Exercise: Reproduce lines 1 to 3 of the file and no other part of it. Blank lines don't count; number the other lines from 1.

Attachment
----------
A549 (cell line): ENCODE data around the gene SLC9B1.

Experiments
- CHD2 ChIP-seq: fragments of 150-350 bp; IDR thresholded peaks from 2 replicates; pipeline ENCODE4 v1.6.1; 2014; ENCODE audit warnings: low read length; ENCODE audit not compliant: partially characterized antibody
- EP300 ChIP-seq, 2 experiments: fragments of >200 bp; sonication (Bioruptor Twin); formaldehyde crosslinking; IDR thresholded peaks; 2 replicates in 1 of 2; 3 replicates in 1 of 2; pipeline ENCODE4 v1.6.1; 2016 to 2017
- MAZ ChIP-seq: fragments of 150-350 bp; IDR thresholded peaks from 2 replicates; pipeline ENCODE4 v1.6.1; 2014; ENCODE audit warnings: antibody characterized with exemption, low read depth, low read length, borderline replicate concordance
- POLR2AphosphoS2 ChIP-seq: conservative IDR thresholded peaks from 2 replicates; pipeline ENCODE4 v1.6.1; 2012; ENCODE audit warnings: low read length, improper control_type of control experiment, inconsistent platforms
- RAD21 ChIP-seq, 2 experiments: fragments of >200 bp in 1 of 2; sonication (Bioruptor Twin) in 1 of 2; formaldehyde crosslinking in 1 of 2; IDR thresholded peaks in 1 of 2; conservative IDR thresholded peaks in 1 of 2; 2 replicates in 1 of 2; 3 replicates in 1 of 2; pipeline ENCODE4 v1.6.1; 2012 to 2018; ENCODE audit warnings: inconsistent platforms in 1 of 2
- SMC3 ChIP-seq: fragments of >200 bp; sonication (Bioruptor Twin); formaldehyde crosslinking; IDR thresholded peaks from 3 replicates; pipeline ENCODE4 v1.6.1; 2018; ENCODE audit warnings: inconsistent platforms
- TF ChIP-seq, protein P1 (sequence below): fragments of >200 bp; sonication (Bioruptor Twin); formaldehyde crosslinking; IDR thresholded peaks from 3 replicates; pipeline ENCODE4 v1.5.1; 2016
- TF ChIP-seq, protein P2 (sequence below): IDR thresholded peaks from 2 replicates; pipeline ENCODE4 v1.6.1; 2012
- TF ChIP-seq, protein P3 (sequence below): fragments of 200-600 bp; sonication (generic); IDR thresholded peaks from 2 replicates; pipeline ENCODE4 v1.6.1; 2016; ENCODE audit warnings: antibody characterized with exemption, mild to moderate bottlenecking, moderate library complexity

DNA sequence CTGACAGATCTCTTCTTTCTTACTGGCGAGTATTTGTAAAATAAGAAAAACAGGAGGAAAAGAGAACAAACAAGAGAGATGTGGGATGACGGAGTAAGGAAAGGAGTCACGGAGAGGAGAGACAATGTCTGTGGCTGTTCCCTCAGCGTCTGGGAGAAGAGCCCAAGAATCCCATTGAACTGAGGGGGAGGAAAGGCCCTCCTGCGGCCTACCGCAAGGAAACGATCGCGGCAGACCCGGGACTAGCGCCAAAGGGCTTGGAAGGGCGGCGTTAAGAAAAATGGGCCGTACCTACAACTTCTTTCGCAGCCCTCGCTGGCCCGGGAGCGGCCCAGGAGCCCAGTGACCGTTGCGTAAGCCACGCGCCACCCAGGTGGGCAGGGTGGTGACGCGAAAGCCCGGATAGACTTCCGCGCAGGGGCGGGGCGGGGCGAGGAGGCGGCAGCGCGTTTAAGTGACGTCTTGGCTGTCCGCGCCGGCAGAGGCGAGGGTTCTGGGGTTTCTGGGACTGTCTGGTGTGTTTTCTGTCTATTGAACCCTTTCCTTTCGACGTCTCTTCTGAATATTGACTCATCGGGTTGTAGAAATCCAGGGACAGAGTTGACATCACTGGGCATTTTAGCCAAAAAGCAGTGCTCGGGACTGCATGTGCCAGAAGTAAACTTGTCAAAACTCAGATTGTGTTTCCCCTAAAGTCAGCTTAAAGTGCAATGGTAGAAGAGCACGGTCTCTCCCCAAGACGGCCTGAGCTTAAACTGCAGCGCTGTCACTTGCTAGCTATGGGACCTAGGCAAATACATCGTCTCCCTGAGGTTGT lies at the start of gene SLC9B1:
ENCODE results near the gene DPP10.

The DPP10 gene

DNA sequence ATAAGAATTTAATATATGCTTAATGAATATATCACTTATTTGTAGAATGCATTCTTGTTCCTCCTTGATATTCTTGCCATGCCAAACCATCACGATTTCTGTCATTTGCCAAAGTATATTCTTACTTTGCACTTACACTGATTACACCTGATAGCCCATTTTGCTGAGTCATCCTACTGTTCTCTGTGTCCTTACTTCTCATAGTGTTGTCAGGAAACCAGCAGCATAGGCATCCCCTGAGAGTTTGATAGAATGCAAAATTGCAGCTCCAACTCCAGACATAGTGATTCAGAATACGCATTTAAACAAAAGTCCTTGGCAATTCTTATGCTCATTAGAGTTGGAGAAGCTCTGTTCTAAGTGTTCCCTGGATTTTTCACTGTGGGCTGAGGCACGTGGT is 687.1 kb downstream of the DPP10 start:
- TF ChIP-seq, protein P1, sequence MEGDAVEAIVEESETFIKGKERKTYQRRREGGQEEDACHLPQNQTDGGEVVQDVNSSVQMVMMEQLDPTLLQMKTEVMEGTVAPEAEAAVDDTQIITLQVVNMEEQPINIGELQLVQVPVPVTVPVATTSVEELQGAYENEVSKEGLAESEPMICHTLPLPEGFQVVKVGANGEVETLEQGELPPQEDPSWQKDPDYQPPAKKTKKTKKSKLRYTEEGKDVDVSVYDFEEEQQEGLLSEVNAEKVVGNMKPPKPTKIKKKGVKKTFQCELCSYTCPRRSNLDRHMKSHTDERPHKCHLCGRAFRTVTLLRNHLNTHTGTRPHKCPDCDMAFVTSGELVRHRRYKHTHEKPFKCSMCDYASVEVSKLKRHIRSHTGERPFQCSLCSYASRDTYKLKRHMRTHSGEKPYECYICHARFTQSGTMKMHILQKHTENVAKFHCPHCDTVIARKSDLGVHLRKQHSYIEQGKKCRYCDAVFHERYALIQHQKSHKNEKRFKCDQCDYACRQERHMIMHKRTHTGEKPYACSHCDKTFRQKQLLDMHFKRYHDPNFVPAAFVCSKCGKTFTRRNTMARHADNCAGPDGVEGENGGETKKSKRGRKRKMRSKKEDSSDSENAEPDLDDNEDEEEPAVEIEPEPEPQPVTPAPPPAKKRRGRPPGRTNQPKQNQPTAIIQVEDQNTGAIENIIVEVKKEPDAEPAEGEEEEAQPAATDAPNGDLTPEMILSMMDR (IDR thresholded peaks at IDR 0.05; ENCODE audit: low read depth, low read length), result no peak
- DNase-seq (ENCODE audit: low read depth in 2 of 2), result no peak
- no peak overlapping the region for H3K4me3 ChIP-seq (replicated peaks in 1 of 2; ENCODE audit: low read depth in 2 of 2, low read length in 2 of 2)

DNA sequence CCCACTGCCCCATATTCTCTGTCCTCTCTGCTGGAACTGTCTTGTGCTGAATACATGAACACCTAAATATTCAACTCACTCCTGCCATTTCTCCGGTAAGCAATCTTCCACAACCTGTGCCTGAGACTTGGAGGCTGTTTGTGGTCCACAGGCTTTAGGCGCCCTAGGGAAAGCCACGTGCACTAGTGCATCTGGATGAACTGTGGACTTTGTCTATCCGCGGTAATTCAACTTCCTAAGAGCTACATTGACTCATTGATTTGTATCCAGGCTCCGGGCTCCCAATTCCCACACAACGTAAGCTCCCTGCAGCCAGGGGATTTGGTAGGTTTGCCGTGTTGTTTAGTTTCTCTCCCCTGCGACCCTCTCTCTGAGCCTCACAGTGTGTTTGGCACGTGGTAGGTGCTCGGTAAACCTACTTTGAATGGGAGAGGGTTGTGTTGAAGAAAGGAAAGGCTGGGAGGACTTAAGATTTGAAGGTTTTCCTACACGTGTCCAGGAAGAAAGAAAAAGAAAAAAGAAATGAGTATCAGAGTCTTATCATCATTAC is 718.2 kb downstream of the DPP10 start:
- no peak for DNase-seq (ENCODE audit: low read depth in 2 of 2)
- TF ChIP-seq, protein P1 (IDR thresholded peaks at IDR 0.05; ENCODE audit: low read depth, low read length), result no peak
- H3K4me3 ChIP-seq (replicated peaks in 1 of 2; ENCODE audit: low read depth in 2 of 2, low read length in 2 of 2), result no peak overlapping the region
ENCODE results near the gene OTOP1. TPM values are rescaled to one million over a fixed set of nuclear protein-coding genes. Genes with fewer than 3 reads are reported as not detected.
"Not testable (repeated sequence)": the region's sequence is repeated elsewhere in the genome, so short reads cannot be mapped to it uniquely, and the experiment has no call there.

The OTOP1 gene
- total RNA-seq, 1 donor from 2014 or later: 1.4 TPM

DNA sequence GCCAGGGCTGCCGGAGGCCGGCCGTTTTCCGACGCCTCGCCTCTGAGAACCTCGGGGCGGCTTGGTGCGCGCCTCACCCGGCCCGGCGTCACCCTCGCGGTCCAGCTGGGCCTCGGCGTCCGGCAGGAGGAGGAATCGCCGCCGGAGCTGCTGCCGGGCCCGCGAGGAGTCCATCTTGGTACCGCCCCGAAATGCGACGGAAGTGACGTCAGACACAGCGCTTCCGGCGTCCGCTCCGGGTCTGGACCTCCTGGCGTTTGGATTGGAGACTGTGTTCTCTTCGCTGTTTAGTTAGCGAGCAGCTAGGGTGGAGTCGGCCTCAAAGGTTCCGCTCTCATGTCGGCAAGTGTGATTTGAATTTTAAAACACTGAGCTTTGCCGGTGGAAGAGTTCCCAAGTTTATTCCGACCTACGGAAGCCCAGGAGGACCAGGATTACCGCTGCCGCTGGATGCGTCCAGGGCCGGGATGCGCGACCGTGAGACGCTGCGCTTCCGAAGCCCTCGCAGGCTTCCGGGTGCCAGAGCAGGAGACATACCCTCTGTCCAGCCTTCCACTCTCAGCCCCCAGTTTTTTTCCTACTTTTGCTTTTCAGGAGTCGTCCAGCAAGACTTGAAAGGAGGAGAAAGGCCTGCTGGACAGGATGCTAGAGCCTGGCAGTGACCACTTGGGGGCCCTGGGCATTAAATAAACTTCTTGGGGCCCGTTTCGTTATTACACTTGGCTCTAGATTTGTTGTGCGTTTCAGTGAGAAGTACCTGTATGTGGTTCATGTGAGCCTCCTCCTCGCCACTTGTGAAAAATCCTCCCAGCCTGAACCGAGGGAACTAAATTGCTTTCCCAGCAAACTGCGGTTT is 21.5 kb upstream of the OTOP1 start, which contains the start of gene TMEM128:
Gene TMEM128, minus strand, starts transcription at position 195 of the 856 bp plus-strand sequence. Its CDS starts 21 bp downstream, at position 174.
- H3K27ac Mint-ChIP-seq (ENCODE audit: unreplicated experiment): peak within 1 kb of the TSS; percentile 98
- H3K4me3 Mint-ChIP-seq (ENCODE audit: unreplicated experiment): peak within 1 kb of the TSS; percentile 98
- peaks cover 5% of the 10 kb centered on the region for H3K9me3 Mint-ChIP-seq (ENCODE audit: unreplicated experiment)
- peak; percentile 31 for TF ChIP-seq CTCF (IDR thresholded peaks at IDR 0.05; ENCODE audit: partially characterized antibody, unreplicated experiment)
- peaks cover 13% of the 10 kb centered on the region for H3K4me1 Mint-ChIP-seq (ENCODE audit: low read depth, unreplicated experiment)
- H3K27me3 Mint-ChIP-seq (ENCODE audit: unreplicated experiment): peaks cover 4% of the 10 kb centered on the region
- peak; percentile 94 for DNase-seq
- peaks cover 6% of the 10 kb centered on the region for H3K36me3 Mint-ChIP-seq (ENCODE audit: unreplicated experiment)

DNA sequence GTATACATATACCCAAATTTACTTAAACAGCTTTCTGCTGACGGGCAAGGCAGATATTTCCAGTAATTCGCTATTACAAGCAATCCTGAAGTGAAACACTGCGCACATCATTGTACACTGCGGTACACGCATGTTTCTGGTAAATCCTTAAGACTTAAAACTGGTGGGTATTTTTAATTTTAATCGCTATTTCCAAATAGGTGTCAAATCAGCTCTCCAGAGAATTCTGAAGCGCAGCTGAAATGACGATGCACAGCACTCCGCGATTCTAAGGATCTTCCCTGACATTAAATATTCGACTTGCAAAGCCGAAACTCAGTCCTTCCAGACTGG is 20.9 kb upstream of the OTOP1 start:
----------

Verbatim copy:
A549 (cell line): ENCODE data around the gene SLC9B1.

Experiments
- CHD2 ChIP-seq: fragments of 150-350 bp; IDR thresholded peaks from 2 replicates; pipeline ENCODE4 v1.6.1; 2014; ENCODE audit warnings: low read length; ENCODE audit not compliant: partially characterized antibody